“I don’t think there’s a better example in the world of such diversity and harmony. Christians, Catholics, Muslims and Buddhists, you name it—Sri Lanka has it.”

 

Solidarity

On Sunday, Archbishop Philip Tartaglia of Glasgow celebrated a Mass in St Andrew’s Cathedral for the attack victims.

Anjali Desilva, a Catholic Sri Lankan woman living in Scotland, attended the Mass.

She said she fears the 10 years of peace in her home country has been ‘shattered’ and criticised the Sri Lankan government.

“I blame it on the government because they did have the intelligence, so they could have done something to prevent or at least minimise casualties. But what can we do now? We can try and protect our people in the future,” she said.

 

Cardinal Ranjith

This week, Sri Lankan Cardinal Malcolm Ranjith said the Sri Lankan government failed to heed warnings about the attacks, claiming he would have cancelled all Holy Week services had he been told.

In 2019 there have been several major attacks on Christians by extremist groups. In March, Islamist Fulani extremists in Nigeria attacked Christian villagers that left more than 130 dead.

 

Prayers from Glasgow

Speaking at the Mass for Sri Lankan victims, Archbishop Tartaglia said Catholics of Glasgow Archdiocese offered their ‘deepest sympathies’ to Sri Lankan Catholics, Christians and nationals present.

He read out a letter of solidarity from the Ahmidiyya Muslim Community Glasgow (AMCG) to a round of applause from the congregation. The letter described the attack as ‘horrific’ and said the ‘true teachings of Islam never condones such actions.’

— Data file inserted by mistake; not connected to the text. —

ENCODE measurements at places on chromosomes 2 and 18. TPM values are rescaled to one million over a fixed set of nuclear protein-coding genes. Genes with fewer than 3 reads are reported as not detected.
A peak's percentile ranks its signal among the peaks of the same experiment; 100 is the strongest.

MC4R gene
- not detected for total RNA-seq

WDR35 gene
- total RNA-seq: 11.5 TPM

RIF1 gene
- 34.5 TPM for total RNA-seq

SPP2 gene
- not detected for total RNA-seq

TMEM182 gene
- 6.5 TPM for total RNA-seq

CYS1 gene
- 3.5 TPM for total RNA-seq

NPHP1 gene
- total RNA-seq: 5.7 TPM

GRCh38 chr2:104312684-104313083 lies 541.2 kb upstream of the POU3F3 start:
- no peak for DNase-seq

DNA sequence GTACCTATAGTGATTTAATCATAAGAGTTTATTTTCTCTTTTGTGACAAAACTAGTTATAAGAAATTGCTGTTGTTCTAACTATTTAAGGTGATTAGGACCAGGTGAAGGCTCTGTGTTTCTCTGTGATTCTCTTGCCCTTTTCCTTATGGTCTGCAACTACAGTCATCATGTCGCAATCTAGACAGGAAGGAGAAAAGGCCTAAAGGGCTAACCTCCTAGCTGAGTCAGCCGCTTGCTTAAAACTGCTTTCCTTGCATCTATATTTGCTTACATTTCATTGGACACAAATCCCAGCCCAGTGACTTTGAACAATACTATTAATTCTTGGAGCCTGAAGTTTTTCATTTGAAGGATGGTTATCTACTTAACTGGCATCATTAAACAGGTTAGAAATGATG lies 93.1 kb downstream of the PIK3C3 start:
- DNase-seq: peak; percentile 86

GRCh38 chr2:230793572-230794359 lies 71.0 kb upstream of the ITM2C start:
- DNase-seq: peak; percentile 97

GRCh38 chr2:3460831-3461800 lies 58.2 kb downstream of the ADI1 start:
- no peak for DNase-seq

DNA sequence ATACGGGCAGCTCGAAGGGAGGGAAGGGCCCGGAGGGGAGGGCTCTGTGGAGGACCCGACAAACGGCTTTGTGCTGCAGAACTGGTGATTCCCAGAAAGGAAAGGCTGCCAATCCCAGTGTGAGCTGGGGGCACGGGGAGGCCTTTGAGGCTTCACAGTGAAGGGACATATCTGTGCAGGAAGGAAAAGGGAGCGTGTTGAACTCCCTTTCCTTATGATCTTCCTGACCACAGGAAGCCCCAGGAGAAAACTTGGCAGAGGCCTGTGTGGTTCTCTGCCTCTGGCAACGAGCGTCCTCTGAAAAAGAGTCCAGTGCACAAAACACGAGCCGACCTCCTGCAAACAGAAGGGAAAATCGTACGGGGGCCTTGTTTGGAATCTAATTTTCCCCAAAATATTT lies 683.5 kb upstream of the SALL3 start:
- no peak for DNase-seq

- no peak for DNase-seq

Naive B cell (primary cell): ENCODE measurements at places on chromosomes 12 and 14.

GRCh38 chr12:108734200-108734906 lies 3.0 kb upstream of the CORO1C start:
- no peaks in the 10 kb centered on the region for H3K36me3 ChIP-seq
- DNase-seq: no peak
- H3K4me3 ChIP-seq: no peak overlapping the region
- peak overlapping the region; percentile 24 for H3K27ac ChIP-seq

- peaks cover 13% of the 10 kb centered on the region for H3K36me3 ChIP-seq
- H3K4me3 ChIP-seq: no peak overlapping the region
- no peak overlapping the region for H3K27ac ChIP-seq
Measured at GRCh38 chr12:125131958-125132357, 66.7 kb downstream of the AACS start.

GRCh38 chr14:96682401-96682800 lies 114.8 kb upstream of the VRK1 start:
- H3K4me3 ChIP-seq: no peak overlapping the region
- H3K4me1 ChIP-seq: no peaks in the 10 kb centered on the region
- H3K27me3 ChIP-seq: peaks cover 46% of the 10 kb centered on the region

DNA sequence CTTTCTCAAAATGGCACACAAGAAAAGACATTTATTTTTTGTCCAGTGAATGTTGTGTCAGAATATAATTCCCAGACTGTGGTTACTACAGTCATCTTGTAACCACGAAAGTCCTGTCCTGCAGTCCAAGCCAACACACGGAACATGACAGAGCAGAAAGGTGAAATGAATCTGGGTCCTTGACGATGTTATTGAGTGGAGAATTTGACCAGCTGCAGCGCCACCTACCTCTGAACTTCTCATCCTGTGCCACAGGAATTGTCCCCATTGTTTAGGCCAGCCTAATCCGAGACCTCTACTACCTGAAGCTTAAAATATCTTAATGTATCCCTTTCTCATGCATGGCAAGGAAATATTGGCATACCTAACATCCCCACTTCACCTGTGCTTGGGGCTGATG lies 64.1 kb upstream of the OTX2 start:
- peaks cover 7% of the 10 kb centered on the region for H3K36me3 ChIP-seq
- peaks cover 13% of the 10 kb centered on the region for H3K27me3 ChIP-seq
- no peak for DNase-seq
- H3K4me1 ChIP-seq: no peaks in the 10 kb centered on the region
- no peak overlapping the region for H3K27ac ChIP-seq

AMCG representatives also gifted flowers in solidarity with the city’s Catholics, which were displayed near the altar of the cathedral.

 

Building bridges

Ahmed Owusu-Konadu, external affairs secretary for the AMCG, was among those present at the Mass.

He called on Christians and Muslims at a local level to build bridges with one another through dialogue and interaction, and added that faith leaders can inspire a change in attitude.

Citing Pope Francis’ recent visit to the UAE as an example, he said: “The Pope going to the United Arab Emirates was a good initiative.

“When the leaderships come together the congregation will listen normally and follow suit.”

 

Scots in Sri Lanka

Meanwhile, two Scottish Catholics who were in Sri Lanka when the attacks took place are grateful to have escaped the bombings.

Husband and wife Louisa and Richard King, parishioners of the Immaculate Conception Church in Maryhill, shared their experience of the terror attack.

“We had stayed at the Shangri-La hotel for a couple of days during the previous week so it was frightening to think that, had the attacks taken place earlier, we might have been caught up in the devastation,” Mrs King said.

“We attended Mass at 8am on Easter Sunday and there were armed policemen outside the church.

“We both wondered why that was necessary—it was only when we returned to our hotel that we found out about the attacks on other churches.”

Mrs King said the terrorists are ‘in no way representative of the Muslim community’ and that many Muslim communities hung black and white flags in mourning with the victims in the days that followed.